Tuned In: Carrie Fisher turns book into therapeutic HBO stage show "Wishful Drinking"
If you grew up watching Princess Leia in the "Star Wars" films, Carrie Fisher's "Wishful Drinking" shows off a completely different side of the actress who will forever be known for a futuristic 'do that put buns of hair on either side of her head.
Starring: Carrie Fisher.
HBO's "Wishful Drinking" (9 tonight) takes Fisher's stage show, based on her book of the same title, and stages it for television. Ms. Fisher appears on stage in front of an audience, telling the story of her life, which includes her family, addiction, electro-shock therapy and some bizarre episodes that are devastating and, in Ms. Fisher's telling of them, hilarious.
"If my life wasn't funny, it would just be true, and that is completely unacceptable," Ms. Fisher says as the show begins. "Let's say something happens and from a certain slant, maybe it's tragic and even a little bit shocking. And then time passes and you go to the funny slant and now that very same thing can no longer do you any harm."
Ms. Fisher tells the story of the time she woke up to discover a friend dead in her bed.
"He didn't just die in his sleep. He died in mine," she says. "He was not my boyfriend or anything. He didn't die in the saddle, which would have made me the saddle."
The 80-minute program begins with a brief, sweet tribute to Ms. Fisher's father, Eddie Fisher, who died in September. An interview with Ms. Fisher's mother, Debbie Reynolds, can be viewed at HBO.com. In her show, Ms. Fisher explains her tangled lineage and the tabloid headlines surrounding her parents' divorce.
"Celebrity is kind of like American royalty," Ms. Fisher says. "I like to think of celebrity as obscurity just biding its time."
There's no question that Ms. Fisher is razor-sharp smart and a clever wordsmith. She's the author of several books, including "Postcards from the Edge," and her observations throughout "Wishful Drinking" are incisive and funny.
But at times the production, directed by Fenton Bailey and Randy Barbato, gets a little bogged down in minutiae. A lesson using the Fisher family tree goes on entirely too long, like an extravagant joke with a payoff that's not worth the time it takes to build up to it.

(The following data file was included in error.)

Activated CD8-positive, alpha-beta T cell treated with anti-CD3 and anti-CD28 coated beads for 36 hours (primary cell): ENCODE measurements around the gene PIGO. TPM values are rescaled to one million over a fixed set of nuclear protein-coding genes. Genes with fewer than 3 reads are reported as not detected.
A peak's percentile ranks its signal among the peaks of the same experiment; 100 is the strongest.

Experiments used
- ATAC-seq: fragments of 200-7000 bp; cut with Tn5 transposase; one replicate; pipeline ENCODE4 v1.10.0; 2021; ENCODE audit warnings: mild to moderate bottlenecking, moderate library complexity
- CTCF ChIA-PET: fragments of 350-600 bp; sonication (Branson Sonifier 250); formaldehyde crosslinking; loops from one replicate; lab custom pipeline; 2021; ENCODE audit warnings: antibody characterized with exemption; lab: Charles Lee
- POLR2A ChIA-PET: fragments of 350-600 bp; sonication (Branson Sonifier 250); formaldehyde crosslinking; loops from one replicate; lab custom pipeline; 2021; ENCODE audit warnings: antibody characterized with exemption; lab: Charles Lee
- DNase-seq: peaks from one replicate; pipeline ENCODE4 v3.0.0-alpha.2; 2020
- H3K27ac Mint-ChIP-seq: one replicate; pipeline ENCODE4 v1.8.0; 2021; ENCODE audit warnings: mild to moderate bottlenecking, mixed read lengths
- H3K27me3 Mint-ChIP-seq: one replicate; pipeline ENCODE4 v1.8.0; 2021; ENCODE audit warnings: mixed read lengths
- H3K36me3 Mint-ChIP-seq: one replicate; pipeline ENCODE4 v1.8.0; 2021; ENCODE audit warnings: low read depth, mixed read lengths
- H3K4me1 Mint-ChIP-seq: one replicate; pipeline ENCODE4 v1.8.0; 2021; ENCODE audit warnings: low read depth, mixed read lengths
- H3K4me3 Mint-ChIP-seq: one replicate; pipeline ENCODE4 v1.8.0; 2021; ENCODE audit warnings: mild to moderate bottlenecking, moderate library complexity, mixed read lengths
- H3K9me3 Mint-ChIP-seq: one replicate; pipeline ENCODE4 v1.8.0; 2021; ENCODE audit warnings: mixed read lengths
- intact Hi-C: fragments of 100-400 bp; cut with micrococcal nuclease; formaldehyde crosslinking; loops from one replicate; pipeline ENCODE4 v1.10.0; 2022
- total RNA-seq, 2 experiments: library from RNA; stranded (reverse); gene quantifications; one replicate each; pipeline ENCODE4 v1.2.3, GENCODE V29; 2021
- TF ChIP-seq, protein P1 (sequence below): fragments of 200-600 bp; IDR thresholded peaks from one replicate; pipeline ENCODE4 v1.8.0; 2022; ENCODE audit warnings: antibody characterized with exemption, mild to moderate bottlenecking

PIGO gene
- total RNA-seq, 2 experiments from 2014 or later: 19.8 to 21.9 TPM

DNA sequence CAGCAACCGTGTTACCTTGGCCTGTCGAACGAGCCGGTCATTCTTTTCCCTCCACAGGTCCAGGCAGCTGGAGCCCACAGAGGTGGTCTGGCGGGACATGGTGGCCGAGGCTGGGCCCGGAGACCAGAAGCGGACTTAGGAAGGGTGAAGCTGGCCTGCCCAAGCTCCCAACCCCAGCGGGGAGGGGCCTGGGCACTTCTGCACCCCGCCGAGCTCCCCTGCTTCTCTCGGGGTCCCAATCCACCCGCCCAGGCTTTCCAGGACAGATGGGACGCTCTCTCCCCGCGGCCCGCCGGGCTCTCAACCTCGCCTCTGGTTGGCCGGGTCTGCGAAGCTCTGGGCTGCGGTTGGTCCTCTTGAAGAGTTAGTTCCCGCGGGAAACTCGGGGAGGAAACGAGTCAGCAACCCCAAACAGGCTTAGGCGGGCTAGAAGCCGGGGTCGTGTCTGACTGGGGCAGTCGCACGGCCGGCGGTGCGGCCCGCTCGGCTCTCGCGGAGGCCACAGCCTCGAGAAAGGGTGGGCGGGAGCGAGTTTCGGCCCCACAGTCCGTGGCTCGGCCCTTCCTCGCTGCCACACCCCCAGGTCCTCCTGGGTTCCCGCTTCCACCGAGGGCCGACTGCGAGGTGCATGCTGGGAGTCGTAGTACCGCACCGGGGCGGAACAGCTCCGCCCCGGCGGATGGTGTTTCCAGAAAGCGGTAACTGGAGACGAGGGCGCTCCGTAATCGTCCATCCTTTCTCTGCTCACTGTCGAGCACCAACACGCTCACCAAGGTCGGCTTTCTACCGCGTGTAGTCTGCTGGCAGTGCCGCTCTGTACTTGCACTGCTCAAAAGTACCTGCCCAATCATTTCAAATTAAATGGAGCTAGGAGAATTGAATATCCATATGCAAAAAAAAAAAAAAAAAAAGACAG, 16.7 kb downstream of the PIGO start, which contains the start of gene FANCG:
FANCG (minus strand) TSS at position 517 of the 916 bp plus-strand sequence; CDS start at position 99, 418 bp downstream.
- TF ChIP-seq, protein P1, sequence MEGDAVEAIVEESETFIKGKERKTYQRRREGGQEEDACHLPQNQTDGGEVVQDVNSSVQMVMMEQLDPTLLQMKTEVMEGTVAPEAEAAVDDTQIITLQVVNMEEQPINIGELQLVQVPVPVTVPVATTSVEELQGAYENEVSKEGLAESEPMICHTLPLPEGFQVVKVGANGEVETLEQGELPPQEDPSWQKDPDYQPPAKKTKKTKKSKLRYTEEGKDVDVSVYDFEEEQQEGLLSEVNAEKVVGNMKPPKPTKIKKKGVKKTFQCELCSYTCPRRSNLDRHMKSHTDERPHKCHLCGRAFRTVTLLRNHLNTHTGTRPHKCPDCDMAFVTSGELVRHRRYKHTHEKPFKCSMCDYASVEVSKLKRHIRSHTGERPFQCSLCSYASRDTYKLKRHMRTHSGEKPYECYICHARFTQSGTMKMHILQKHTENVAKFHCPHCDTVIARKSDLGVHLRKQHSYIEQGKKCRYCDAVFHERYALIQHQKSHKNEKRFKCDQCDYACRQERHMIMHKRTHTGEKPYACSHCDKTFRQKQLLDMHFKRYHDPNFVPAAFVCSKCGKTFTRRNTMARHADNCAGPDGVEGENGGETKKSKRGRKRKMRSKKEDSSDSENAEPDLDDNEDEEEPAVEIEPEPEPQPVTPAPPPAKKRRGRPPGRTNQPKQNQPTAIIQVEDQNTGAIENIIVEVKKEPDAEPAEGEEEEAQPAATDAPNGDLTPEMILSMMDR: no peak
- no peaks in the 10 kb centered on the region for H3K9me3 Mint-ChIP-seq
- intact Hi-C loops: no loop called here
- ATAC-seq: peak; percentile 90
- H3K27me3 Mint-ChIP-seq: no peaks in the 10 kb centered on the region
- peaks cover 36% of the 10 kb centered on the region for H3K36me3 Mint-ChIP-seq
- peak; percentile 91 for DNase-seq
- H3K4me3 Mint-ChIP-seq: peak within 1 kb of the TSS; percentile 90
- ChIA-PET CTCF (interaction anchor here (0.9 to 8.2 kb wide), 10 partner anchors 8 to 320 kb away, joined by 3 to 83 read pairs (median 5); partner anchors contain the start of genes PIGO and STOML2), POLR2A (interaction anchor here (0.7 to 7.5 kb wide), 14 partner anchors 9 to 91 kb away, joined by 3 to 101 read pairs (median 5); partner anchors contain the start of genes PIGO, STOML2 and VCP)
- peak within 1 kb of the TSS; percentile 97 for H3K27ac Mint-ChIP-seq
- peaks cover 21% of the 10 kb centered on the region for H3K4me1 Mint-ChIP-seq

"Star Wars" fans will appreciate the attention she devotes to it, including some self-deprecating humor about her fluctuating British accent throughout the first film.
"George Lucas ruined my life," she says, "and I mean that in the nicest way possible."
At an HBO press conference in Beverly Hills, Calif., in August, Ms. Fisher was more than happy to poke fun at her "Star Wars" past.
"Only someone who is actually mentally ill would wear something like that," Ms. Fisher said as she walked on stage wearing a Princess Leia wig. Later she said the gag made her feel like "a complete, undignified jerk-off."
In one clip from the "Wishful Drinking" documentary, she declares, "If you haven't been merchandised for the past 30 years, you haven't lived.
So why make a show about her life including potentially embarrassing details?
"What I realized was when I got sober -- after I overdosed, went to a mental hospital, guy dead in my bed -- all these things went in the paper and my thing was, wait a second, if it's going to be out there, please let my version be in it," she said. "Also, there is the saying you're only as sick as your secrets. If you can claim it, it has very little power over you.
"My life is just one, long joke. I'm waiting for the punchline," she said. "Hopefully, it doesn't come too soon."
First Published December 12, 2010 12:00 am